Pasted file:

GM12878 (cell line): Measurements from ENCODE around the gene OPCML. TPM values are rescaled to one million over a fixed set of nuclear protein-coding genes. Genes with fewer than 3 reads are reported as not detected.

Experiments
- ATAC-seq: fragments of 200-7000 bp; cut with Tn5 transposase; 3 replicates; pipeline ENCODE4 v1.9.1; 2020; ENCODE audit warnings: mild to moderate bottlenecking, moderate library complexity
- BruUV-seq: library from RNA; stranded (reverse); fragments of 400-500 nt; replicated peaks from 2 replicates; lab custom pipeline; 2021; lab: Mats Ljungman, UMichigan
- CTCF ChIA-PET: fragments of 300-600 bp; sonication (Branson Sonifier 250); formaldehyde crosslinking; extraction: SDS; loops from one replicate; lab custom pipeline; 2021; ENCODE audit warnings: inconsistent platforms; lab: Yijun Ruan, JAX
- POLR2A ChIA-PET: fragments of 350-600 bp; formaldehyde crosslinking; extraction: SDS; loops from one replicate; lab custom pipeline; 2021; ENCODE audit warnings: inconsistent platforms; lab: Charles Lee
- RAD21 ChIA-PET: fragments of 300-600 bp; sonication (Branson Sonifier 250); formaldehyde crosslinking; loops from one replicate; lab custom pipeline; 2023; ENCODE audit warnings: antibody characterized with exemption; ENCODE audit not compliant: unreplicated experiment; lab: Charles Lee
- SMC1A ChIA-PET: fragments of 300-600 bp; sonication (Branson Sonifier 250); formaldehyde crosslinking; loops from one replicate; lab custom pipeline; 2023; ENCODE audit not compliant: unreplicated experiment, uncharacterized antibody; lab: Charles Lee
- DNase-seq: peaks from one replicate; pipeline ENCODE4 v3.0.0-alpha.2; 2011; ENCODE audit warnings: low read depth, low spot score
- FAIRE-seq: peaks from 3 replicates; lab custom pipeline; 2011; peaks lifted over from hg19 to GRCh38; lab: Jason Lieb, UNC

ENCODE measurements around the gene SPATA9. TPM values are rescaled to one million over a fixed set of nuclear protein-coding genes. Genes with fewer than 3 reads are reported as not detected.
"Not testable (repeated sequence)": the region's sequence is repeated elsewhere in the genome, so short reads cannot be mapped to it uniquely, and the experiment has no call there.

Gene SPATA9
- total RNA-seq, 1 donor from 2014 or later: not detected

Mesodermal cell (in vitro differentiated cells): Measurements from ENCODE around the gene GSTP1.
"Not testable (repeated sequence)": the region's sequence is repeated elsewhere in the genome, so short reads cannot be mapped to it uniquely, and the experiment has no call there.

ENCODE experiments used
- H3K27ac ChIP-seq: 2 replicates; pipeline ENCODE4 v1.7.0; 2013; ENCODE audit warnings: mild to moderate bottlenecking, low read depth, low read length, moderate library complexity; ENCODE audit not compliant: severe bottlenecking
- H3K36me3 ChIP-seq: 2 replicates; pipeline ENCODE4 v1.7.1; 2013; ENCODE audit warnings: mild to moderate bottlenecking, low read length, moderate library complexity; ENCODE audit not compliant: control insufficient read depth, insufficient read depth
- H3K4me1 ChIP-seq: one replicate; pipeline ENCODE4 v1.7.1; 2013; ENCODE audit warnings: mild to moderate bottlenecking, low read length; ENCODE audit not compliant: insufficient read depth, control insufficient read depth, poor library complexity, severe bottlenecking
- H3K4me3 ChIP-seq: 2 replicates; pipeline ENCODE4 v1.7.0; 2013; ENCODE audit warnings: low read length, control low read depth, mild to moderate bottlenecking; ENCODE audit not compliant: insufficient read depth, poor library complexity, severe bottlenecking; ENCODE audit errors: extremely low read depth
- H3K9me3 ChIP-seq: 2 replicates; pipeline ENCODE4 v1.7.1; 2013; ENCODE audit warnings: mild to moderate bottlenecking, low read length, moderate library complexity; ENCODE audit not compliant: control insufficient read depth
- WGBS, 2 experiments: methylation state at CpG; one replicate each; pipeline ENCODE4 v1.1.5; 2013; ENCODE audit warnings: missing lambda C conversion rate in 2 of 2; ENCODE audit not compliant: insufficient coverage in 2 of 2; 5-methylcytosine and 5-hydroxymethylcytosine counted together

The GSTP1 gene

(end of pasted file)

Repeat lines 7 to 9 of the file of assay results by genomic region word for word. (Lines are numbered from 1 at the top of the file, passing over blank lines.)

- RAD21 ChIA-PET: fragments of 300-600 bp; sonication (Branson Sonifier 250); formaldehyde crosslinking; loops from one replicate; lab custom pipeline; 2023; ENCODE audit warnings: antibody characterized with exemption; ENCODE audit not compliant: unreplicated experiment; lab: Charles Lee
- SMC1A ChIA-PET: fragments of 300-600 bp; sonication (Branson Sonifier 250); formaldehyde crosslinking; loops from one replicate; lab custom pipeline; 2023; ENCODE audit not compliant: unreplicated experiment, uncharacterized antibody; lab: Charles Lee
- DNase-seq: peaks from one replicate; pipeline ENCODE4 v3.0.0-alpha.2; 2011; ENCODE audit warnings: low read depth, low spot score